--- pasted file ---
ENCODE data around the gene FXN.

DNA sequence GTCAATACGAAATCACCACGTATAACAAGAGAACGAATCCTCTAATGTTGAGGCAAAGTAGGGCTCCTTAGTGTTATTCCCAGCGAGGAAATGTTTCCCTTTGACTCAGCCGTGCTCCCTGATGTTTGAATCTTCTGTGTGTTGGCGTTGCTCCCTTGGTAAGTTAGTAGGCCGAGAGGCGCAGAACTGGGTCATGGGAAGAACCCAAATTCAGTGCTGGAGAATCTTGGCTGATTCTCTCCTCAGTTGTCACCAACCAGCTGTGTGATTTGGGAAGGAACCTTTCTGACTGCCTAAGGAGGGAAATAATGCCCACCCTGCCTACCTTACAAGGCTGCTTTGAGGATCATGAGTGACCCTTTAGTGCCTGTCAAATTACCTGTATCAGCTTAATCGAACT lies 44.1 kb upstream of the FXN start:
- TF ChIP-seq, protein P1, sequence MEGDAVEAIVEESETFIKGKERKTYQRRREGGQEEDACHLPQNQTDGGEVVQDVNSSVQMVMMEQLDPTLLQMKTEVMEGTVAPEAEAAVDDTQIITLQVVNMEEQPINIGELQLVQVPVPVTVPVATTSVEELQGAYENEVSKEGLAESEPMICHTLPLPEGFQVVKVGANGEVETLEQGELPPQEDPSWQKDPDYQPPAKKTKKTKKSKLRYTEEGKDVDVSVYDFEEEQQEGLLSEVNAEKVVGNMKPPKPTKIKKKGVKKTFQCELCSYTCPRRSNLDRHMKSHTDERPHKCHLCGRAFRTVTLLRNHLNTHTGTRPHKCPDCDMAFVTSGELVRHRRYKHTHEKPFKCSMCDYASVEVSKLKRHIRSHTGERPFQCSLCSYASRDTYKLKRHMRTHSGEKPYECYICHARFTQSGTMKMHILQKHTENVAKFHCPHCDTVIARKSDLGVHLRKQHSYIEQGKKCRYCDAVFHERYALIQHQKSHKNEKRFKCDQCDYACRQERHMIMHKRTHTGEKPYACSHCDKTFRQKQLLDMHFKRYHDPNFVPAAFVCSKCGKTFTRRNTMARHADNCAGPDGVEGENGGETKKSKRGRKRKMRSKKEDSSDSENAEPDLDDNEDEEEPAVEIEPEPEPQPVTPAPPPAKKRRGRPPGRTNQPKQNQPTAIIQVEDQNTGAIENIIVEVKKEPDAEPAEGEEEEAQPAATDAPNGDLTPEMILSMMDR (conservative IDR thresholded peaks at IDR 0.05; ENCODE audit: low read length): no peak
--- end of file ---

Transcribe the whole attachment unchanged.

ENCODE data around the gene FXN.

DNA sequence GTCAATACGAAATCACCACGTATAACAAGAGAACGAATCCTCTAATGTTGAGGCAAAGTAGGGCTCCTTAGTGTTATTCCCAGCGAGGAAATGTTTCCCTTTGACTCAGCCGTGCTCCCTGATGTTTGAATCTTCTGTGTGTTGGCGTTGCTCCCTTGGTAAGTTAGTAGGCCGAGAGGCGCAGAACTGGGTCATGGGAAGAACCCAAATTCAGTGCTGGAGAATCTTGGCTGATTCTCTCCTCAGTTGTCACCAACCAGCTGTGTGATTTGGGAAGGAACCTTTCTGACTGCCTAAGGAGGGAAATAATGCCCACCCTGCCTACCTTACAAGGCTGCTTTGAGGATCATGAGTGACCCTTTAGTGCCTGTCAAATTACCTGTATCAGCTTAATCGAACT lies 44.1 kb upstream of the FXN start:
- TF ChIP-seq, protein P1, sequence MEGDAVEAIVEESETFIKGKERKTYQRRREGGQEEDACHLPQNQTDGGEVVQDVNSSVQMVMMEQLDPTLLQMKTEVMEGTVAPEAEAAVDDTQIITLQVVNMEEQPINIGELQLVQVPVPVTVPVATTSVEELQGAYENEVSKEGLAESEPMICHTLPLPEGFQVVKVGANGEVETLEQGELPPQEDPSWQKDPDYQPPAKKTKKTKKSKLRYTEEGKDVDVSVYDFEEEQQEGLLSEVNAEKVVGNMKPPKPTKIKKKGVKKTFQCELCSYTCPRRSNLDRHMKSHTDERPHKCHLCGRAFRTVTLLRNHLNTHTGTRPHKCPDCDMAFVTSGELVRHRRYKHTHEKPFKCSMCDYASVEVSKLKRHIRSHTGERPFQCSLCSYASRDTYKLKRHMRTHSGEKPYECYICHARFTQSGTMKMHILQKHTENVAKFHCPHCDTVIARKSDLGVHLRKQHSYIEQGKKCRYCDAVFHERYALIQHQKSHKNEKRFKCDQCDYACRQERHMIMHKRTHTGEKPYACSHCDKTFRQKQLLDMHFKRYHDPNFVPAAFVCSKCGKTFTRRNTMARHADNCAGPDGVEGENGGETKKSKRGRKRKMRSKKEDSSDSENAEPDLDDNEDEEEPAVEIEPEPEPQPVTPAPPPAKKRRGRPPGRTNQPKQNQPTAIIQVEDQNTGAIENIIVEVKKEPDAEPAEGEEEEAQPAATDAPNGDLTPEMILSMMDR (conservative IDR thresholded peaks at IDR 0.05; ENCODE audit: low read length): no peak